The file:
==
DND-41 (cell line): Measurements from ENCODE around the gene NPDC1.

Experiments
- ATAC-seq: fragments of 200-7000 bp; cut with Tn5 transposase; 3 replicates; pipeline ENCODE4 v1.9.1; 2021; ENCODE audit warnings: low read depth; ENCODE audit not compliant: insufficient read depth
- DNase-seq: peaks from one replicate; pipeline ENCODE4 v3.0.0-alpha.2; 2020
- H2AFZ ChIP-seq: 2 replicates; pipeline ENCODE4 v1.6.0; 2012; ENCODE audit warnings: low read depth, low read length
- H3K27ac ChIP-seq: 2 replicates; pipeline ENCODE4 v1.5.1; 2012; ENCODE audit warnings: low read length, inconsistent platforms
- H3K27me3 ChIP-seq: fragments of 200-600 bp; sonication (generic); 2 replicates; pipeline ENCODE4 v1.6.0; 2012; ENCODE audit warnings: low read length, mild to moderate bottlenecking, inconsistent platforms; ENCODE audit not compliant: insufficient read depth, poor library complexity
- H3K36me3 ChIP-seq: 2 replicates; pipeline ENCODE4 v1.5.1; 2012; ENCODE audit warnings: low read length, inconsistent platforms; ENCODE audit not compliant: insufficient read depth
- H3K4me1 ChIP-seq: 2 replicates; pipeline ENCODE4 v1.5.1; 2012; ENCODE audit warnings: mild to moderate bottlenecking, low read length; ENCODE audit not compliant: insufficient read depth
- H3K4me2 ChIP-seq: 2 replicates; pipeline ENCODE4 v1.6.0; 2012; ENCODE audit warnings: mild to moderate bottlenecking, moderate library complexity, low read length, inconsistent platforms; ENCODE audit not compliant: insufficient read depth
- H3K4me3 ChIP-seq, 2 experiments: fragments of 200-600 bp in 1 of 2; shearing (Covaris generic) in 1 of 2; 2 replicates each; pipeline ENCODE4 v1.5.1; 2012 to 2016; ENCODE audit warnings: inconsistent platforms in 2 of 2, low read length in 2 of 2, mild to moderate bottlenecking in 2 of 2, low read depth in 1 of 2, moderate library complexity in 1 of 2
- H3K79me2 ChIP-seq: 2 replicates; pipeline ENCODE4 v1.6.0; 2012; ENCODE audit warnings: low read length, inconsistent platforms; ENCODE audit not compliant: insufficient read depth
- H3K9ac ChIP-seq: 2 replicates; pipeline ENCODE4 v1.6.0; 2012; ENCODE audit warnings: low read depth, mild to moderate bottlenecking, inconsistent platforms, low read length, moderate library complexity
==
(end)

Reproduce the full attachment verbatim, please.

DND-41 (cell line): Measurements from ENCODE around the gene NPDC1.

Experiments
- ATAC-seq: fragments of 200-7000 bp; cut with Tn5 transposase; 3 replicates; pipeline ENCODE4 v1.9.1; 2021; ENCODE audit warnings: low read depth; ENCODE audit not compliant: insufficient read depth
- DNase-seq: peaks from one replicate; pipeline ENCODE4 v3.0.0-alpha.2; 2020
- H2AFZ ChIP-seq: 2 replicates; pipeline ENCODE4 v1.6.0; 2012; ENCODE audit warnings: low read depth, low read length
- H3K27ac ChIP-seq: 2 replicates; pipeline ENCODE4 v1.5.1; 2012; ENCODE audit warnings: low read length, inconsistent platforms
- H3K27me3 ChIP-seq: fragments of 200-600 bp; sonication (generic); 2 replicates; pipeline ENCODE4 v1.6.0; 2012; ENCODE audit warnings: low read length, mild to moderate bottlenecking, inconsistent platforms; ENCODE audit not compliant: insufficient read depth, poor library complexity
- H3K36me3 ChIP-seq: 2 replicates; pipeline ENCODE4 v1.5.1; 2012; ENCODE audit warnings: low read length, inconsistent platforms; ENCODE audit not compliant: insufficient read depth
- H3K4me1 ChIP-seq: 2 replicates; pipeline ENCODE4 v1.5.1; 2012; ENCODE audit warnings: mild to moderate bottlenecking, low read length; ENCODE audit not compliant: insufficient read depth
- H3K4me2 ChIP-seq: 2 replicates; pipeline ENCODE4 v1.6.0; 2012; ENCODE audit warnings: mild to moderate bottlenecking, moderate library complexity, low read length, inconsistent platforms; ENCODE audit not compliant: insufficient read depth
- H3K4me3 ChIP-seq, 2 experiments: fragments of 200-600 bp in 1 of 2; shearing (Covaris generic) in 1 of 2; 2 replicates each; pipeline ENCODE4 v1.5.1; 2012 to 2016; ENCODE audit warnings: inconsistent platforms in 2 of 2, low read length in 2 of 2, mild to moderate bottlenecking in 2 of 2, low read depth in 1 of 2, moderate library complexity in 1 of 2
- H3K79me2 ChIP-seq: 2 replicates; pipeline ENCODE4 v1.6.0; 2012; ENCODE audit warnings: low read length, inconsistent platforms; ENCODE audit not compliant: insufficient read depth
- H3K9ac ChIP-seq: 2 replicates; pipeline ENCODE4 v1.6.0; 2012; ENCODE audit warnings: low read depth, mild to moderate bottlenecking, inconsistent platforms, low read length, moderate library complexity